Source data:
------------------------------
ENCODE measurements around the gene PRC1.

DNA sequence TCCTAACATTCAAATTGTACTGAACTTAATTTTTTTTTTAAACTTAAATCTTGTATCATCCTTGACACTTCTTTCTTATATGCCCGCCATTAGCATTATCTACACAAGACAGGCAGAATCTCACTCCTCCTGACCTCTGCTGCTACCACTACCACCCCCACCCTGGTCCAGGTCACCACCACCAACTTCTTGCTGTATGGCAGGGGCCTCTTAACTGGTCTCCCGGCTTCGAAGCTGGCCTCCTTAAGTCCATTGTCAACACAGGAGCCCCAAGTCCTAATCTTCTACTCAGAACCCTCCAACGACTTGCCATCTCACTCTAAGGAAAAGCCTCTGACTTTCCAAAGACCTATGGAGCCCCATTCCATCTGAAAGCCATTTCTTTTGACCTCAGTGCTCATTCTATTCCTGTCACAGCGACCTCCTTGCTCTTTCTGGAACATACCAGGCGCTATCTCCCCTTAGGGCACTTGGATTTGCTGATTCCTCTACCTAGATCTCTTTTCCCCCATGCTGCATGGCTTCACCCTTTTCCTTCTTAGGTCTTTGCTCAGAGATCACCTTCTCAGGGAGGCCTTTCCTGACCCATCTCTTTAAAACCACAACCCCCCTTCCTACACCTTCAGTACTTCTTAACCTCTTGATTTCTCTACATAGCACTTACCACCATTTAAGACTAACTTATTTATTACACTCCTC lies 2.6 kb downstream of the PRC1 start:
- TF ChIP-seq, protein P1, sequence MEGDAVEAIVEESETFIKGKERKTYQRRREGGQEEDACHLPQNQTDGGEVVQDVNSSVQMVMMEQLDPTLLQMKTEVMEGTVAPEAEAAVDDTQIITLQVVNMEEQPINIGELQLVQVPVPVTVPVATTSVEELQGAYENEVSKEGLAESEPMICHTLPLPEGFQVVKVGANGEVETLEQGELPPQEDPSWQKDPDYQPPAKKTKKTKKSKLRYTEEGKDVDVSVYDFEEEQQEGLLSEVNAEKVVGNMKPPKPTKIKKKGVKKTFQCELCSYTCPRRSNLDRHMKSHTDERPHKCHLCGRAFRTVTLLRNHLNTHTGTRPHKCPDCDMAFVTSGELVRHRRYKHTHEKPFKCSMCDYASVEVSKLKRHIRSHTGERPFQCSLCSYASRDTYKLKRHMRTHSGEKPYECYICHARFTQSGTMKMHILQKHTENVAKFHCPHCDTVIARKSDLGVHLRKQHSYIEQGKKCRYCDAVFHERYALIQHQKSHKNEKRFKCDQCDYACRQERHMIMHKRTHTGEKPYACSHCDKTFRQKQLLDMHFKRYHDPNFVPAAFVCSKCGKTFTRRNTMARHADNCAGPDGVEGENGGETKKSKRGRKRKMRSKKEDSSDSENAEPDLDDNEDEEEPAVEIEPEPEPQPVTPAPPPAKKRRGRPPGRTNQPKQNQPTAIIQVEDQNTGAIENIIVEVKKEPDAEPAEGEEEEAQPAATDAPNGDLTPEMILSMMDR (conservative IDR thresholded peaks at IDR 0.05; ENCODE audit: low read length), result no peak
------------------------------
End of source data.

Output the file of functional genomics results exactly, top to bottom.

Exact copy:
ENCODE measurements around the gene PRC1.

DNA sequence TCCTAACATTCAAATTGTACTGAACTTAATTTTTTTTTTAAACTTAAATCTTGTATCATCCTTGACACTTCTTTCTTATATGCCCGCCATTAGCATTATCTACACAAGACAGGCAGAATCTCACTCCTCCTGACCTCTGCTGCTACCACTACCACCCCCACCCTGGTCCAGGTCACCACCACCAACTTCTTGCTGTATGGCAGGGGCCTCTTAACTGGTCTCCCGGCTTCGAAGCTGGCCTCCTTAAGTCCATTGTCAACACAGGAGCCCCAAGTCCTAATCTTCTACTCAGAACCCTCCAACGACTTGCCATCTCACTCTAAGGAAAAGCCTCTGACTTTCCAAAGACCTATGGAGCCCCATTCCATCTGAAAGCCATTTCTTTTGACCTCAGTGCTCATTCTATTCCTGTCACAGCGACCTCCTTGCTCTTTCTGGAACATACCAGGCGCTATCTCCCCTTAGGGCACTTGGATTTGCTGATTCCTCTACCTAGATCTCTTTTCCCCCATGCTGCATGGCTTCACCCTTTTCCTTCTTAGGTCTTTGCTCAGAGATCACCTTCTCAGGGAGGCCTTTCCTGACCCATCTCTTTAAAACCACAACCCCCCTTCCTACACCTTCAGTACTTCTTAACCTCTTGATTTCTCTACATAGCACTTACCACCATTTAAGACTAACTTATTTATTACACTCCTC lies 2.6 kb downstream of the PRC1 start:
- TF ChIP-seq, protein P1, sequence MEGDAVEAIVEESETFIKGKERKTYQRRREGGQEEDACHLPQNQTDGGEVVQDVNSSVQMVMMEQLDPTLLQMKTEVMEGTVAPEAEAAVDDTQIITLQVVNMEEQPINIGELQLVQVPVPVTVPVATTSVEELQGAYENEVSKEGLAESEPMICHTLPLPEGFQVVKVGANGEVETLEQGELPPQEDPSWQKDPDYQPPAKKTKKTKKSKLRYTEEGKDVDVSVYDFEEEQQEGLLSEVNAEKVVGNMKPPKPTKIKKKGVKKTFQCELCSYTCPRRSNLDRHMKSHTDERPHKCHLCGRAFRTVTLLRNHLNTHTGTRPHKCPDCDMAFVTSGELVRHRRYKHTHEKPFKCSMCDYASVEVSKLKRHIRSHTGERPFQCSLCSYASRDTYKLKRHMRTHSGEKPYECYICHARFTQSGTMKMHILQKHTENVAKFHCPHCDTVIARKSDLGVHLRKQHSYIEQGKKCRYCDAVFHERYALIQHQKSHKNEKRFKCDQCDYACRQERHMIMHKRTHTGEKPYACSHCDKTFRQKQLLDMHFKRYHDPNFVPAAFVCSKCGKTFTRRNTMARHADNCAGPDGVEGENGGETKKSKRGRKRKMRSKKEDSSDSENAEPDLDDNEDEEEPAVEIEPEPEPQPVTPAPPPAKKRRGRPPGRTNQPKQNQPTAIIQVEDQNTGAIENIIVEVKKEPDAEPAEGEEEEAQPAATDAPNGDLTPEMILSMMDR (conservative IDR thresholded peaks at IDR 0.05; ENCODE audit: low read length), result no peak